Eulogy for My Grandmother - Bertha
by Her Grandson Craig
Hello. My name is Craig and I am Bertha’s grandson. I want to thank you all for coming. Your attendance here speaks volumes about the impact that this wonderful woman had on all of us.
Some of you knew her as Mom, Great Grandma, GG, and GG Bert or simply as Bertha. Some you may have even called her other names and I am thinking specifically of her children on this one. I am sure they called her many things over the years. To me and her 14 other grandchildren she was simply Grandma and to all of us, she was a pretty amazing lady.
To highlight this, I reached out to my cousins and asked them a pretty simple and straightforward question:
“What are the 3 words that you would use to describe Grandma?”
Their responses, while simple, begin to paint a detailed portrait of the woman we all knew and loved. I will read them out to you and highlight a few of them.
Grandma was unbelievably compassionate. Her heart and her generosity knew no bounds. Her door was always open - literally. She rarely locked it. You could just walk in and people often did. Neighbors, friends, immediate family and relatives, cousins 6 times removed all knew they had a place to stay for a few minutes, a few hours or for a few days, to enjoy her hospitality and her generosity and - her infamous uh...coffee... The door was always open and the food was always plentiful.
Moreover, she donated much of her time to others. Knitting, crocheting, and working on her award winning liquid embroidery that she loved to do; the items she made and were often donated to organizations to support a charitable cause. She loved to give her time and her focus to others and was always willing to give just a little bit more. She was truly selfless.
I particularly remember that she always made sure to send us her notes of love. At every birthday, every Christmas and each Valentine’s Day, Grandma made sure we received a note of her love. It was something that we all looked forward to and got excited about. Especially those home made valentine cards!
- Painting Rocks
Grandma was fun! As children, we loved to go and visit her because we always had a good time. In fact, she was the epitome of fun.
She loved to play games and was a phenomenal card and game player. As children, then as teenagers, and then as adults we always looked forward to and enjoyed playing those games: Canasta, Yates, Horse Racing, 65, 5 of a Kind, Connect 4, Around the World, Kings in the Corner, and so many others.
Games were part of her life and many of those same games are now part of our lives. When the deck of cards, the bag of dice, the game board came out, or the call went out for a water fight, or a game of hide and seek, the outside world melted away. We became enthralled in the world of the game and in our grandmother who made it all possible.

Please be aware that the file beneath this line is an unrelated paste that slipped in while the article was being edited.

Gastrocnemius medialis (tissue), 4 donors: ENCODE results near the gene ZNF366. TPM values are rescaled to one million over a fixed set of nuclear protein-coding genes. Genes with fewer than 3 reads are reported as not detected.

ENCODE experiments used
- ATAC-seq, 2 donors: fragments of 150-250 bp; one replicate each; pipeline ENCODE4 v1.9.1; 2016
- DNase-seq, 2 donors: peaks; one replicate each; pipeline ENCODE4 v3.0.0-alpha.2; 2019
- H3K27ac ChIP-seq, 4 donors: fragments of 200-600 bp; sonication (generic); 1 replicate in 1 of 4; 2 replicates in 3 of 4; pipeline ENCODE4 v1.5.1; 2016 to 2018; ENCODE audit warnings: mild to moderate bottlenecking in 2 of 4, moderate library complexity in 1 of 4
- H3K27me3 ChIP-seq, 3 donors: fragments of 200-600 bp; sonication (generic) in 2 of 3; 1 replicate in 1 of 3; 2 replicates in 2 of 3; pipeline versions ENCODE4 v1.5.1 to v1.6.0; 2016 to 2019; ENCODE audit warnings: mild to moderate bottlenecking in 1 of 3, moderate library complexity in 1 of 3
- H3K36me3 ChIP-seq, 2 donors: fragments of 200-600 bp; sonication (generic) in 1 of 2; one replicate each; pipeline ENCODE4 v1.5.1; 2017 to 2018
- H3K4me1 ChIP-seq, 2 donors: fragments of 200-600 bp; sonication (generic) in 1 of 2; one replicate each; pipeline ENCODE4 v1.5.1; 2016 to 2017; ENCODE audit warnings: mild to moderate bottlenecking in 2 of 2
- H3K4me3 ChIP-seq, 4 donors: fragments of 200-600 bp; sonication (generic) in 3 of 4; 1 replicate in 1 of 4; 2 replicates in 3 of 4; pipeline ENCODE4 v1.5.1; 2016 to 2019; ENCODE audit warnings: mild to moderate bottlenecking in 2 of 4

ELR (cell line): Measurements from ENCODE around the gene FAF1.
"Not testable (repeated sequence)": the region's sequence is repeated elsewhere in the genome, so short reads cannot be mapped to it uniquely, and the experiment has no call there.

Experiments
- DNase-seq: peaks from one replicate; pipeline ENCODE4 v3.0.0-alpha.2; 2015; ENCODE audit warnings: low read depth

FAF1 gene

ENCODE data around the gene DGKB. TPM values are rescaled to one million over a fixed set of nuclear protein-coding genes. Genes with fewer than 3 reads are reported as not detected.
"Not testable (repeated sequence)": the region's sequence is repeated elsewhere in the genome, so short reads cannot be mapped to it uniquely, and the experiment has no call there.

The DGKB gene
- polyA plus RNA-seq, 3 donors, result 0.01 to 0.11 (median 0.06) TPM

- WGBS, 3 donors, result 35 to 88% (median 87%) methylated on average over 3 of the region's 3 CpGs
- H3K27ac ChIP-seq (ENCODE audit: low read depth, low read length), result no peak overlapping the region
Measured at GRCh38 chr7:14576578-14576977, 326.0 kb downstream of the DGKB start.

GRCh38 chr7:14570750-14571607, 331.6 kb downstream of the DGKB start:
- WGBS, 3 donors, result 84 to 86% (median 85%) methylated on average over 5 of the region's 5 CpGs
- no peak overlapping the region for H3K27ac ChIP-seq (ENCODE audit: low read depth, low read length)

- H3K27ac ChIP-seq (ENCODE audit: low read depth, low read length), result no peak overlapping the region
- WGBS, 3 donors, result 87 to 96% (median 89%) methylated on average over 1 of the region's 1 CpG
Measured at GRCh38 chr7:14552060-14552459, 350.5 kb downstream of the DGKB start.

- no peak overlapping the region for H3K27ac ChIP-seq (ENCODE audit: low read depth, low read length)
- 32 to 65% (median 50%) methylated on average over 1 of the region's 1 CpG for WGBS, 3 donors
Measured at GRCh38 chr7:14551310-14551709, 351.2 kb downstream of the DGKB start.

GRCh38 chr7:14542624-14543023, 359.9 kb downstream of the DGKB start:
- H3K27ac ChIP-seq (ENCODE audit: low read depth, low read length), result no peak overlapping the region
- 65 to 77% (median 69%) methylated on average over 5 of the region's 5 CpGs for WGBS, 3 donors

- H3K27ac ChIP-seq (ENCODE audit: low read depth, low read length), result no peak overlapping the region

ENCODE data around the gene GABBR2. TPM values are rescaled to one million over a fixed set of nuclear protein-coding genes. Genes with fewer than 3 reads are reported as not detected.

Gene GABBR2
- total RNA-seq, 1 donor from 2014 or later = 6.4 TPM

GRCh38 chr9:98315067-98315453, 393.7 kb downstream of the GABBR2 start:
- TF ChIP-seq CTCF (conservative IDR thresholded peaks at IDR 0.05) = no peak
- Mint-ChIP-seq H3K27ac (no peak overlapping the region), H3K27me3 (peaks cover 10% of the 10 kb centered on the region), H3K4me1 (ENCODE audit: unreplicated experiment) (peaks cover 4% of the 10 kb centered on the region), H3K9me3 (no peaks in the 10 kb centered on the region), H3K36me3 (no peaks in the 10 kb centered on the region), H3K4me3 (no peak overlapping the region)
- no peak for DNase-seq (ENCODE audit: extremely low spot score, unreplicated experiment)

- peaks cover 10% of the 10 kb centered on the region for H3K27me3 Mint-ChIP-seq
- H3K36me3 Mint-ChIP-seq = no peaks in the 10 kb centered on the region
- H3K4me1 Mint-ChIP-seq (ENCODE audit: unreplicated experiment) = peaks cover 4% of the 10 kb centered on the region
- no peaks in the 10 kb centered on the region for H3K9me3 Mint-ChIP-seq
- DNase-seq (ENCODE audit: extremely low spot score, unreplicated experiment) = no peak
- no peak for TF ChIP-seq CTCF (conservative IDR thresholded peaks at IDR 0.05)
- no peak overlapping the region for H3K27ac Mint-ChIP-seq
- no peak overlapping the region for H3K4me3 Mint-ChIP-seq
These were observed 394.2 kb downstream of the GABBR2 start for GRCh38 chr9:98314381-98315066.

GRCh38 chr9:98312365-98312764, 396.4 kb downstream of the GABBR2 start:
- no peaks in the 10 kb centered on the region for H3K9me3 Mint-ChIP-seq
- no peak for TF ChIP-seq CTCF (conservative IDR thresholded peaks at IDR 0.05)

The icing on this “Fun” cake were the candies that were always plentiful. There were scotch mints, peanuts, humbugs, chicken bones, ju jubs, and jelly beans. It was like entering our very own Willy Wonka Candy Factory. She was fun!
Now some of you would say that Grandmas was strong. Other might refer to her as determined. Some may even go as far as “Stubborn”. But if you asked her, she would say, “I am not stubborn, I am Independent!”
And independent she was. If she had a viewpoint and a perspective on a given topic, nothing you could do or say would alter that. She would budge but only when she was good and ready, and on her terms.
Pushing a point with Grandma was like swimming against a very strong current. The harder you swam, the more she opened up the floodgates for you!
But in many respects she had to be independent. Raising her children after Grandpa Joe’s early passing forced her into a position where she had to fight for what she needed. And fight she did. She had to look out for the interests of her children. So we will give her a pass on this one. She was independent.
She was perfect. Perfect in every respect.
- Her laugh
- Her smile
- Her big kisses
- Her hugs
They were perfect and she was the perfect grandmother. And we are all a little closer to perfection to have had her in our lives.
I love you grandma. You will be missed.
With Craig's permission I've added the note he sent accompanying his lovely eulogy.
My grandmother passed away at the beginning of June and I was asked to write her eulogy. I had no idea of where to start and so I reached out to the internet. I came across your site and found it extremely helpful in the tips and suggestions you provided, the examples of other people's eulogies I had access to, and in recognizing that the task I was going to undertake had been difficult for many others. The struggle I was having was near universal.
I was looking for the "right" way to write a eulogy and realized after reading through material on your site that there is no right, or one, way. It is up to me and what I wanted for my eulogy. What I wrote should reflect my own style.
As a thank you, I have submitted the eulogy I delivered in hope it might help others and give them the confidence they need to do this unbelievably difficult thing.
So thank you.